There were outbursts and tantrums, calls in the middle of the church service from the Sunday school teacher that J.D. was being disruptive. There were disapproving looks from other members of the congregation. Even if they didn’t say it, Graham knew what they were thinking: Can’t you keep your child under control?

“I felt very ostracized because he was always misbehaving. We just didn’t fit that perfect family mold,” said Graham, 33.

It was time to find another church, one equipped to handle children with disabilities. They ended up at First Baptist Orlando, which has a special needs ministry for children.

Read it all.

Posted in * Christian Life / Church Life, * Culture-Watch, Children, Health & Medicine, Liturgy, Music, Worship, Marriage & Family, Parish Ministry, Pastoral Care, Pastoral Theology, Psychology, Theology

(NYT) President Obama Is Said to Consider Selective Airstrikes on Sunni Militants

President Obama is considering a targeted, highly selective campaign of airstrikes against Sunni militants in Iraq similar to counterterrorism operations in Yemen, rather than the widespread bombardment of an air war, a senior administration official said on Tuesday.

Such a campaign, most likely using drones, could last for a prolonged period, the official said. But it is not likely to begin for days or longer, and would hinge on the United States’ gathering adequate intelligence about the location of the militants, who are intermingled with the civilian population in Mosul, Tikrit and other cities north of Baghdad.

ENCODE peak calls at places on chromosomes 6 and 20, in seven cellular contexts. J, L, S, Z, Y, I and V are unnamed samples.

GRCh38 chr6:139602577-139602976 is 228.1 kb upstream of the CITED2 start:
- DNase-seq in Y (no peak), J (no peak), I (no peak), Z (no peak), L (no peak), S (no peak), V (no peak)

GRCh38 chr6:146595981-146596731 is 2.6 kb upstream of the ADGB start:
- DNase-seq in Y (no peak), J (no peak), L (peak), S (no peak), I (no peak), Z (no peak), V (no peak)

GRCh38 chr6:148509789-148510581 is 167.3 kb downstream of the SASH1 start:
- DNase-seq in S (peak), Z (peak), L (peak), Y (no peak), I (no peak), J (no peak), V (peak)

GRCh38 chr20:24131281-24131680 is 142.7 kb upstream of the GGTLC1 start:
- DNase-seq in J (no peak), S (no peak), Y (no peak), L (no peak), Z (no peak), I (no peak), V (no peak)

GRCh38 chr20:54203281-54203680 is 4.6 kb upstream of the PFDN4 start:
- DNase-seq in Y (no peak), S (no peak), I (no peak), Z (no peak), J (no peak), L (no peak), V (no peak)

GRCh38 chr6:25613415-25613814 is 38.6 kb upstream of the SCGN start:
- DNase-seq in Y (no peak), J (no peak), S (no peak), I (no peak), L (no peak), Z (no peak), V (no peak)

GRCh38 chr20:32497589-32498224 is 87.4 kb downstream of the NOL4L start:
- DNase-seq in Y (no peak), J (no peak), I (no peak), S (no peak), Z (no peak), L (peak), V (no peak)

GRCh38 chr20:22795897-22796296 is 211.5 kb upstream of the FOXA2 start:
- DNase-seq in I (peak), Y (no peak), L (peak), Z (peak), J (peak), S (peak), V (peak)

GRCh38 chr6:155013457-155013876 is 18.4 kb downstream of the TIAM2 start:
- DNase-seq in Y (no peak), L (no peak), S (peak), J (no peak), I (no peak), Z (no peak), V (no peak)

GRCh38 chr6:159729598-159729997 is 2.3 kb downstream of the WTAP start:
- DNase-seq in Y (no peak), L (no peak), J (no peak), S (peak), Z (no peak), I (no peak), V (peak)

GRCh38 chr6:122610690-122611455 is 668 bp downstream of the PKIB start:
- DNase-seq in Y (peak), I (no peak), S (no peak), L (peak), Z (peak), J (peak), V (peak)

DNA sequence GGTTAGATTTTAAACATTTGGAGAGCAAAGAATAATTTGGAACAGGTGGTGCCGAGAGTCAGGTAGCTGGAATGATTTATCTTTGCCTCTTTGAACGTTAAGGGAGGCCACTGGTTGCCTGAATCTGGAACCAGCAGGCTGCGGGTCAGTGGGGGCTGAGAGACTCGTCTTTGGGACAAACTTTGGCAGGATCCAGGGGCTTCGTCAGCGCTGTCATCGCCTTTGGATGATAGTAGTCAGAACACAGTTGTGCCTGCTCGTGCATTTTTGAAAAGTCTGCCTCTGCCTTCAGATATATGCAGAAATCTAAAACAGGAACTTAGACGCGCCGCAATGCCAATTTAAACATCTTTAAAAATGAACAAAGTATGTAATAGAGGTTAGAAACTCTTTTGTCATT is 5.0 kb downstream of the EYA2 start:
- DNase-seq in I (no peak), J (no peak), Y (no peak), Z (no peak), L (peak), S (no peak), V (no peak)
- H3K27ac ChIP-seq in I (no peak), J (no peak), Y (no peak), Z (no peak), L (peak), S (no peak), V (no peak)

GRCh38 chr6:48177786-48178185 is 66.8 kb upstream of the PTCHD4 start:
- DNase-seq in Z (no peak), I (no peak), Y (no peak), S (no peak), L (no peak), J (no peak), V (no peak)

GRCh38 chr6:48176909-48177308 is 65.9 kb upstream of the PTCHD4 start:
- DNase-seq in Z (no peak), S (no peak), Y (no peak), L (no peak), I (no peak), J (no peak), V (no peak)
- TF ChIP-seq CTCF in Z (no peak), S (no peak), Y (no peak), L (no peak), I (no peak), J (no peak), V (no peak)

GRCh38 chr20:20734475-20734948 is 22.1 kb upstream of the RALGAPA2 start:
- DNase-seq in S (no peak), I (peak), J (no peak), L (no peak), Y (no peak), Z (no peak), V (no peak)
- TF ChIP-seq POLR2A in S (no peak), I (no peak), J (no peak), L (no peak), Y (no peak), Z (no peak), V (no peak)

Even if the president were to order strikes, they would be far more limited in scope than the air campaign conducted during the Iraq war, this official said, because of the relatively small number of militants involved, the degree to which they are dispersed throughout militant-controlled parts of Iraq and fears that using bigger bombs would kill Sunni civilians.

Read it all.

Posted in * Culture-Watch, * Economics, Politics, * International News & Commentary, * Religion News & Commentary, Defense, National Security, Military, Ethics / Moral Theology, Foreign Relations, Iraq, Islam, Middle East, Office of the President, Other Faiths, Politics in General, President Barack Obama, Religion & Culture, Terrorism, Theology, Violence

(WSJ) Federal Reserve Interest Rate Decision will Focus on Joblessness

Four years ago, 6.8 million Americans were out of work for six months or longer. Half as many are now. That might sound like good news, but it isn’t.

Nearly four-fifths of those who became long-term unemployed during the worst period of the downturn have since migrated to the fringes of the job market, a recent study shows, rarely seeking work, taking part-time posts or bouncing between unsteady jobs. Only one in five, according to the study, has returned to lasting full-time work since 2008.

The plight of these millions is now at the center of a contentious debate among top U.S. officials over how to spur jobs without stirring inflation.

Read it all.

Posted in * Culture-Watch, * Economics, Politics, Anthropology, Economy, Ethics / Moral Theology, Federal Reserve, Globalization, Labor/Labor Unions/Labor Market, The Credit Freeze Crisis of Fall 2008/The Recession of 2007--, The U.S. Government, Theology

(CC) Benjamin Dueholm–Why I kiss my stole

As I vested for worship on a recent Sunday, a parishioner noticed me kissing my stole before I put it on. “I like that you do that,” she said, to my brief and unexpected embarrassment. I’ve made this small gesture every time I’ve vested since my ordination, but no one had ever prompted me to reflect on it before.